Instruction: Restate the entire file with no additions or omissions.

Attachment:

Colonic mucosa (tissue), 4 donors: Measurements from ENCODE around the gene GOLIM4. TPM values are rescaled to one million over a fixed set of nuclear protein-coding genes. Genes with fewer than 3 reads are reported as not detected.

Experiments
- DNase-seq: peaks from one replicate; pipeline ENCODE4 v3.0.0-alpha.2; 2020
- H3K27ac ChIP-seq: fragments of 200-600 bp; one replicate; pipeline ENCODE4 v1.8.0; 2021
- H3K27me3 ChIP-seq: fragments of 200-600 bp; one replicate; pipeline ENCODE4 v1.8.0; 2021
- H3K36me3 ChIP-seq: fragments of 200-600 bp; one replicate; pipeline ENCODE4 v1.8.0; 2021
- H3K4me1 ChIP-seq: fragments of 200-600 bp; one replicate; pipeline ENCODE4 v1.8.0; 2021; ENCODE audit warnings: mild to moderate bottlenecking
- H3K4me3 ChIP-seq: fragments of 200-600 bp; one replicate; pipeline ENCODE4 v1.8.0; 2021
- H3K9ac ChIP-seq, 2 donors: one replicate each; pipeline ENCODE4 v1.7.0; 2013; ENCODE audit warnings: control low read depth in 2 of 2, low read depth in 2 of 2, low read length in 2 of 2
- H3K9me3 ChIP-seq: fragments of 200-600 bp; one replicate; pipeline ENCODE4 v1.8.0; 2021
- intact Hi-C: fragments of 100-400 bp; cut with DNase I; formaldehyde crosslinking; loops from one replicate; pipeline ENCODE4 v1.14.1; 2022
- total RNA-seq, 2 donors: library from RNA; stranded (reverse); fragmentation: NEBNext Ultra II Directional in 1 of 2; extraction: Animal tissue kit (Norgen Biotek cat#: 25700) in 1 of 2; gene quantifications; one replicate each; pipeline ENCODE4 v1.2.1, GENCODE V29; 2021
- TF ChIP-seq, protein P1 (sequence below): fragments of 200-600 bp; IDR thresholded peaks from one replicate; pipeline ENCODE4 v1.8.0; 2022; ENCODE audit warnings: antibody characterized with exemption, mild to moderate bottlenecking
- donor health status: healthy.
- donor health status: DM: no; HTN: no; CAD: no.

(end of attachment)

Colonic mucosa (tissue), 4 donors: Measurements from ENCODE around the gene GOLIM4. TPM values are rescaled to one million over a fixed set of nuclear protein-coding genes. Genes with fewer than 3 reads are reported as not detected.

Experiments
- DNase-seq: peaks from one replicate; pipeline ENCODE4 v3.0.0-alpha.2; 2020
- H3K27ac ChIP-seq: fragments of 200-600 bp; one replicate; pipeline ENCODE4 v1.8.0; 2021
- H3K27me3 ChIP-seq: fragments of 200-600 bp; one replicate; pipeline ENCODE4 v1.8.0; 2021
- H3K36me3 ChIP-seq: fragments of 200-600 bp; one replicate; pipeline ENCODE4 v1.8.0; 2021
- H3K4me1 ChIP-seq: fragments of 200-600 bp; one replicate; pipeline ENCODE4 v1.8.0; 2021; ENCODE audit warnings: mild to moderate bottlenecking
- H3K4me3 ChIP-seq: fragments of 200-600 bp; one replicate; pipeline ENCODE4 v1.8.0; 2021
- H3K9ac ChIP-seq, 2 donors: one replicate each; pipeline ENCODE4 v1.7.0; 2013; ENCODE audit warnings: control low read depth in 2 of 2, low read depth in 2 of 2, low read length in 2 of 2
- H3K9me3 ChIP-seq: fragments of 200-600 bp; one replicate; pipeline ENCODE4 v1.8.0; 2021
- intact Hi-C: fragments of 100-400 bp; cut with DNase I; formaldehyde crosslinking; loops from one replicate; pipeline ENCODE4 v1.14.1; 2022
- total RNA-seq, 2 donors: library from RNA; stranded (reverse); fragmentation: NEBNext Ultra II Directional in 1 of 2; extraction: Animal tissue kit (Norgen Biotek cat#: 25700) in 1 of 2; gene quantifications; one replicate each; pipeline ENCODE4 v1.2.1, GENCODE V29; 2021
- TF ChIP-seq, protein P1 (sequence below): fragments of 200-600 bp; IDR thresholded peaks from one replicate; pipeline ENCODE4 v1.8.0; 2022; ENCODE audit warnings: antibody characterized with exemption, mild to moderate bottlenecking
- donor health status: healthy.
- donor health status: DM: no; HTN: no; CAD: no.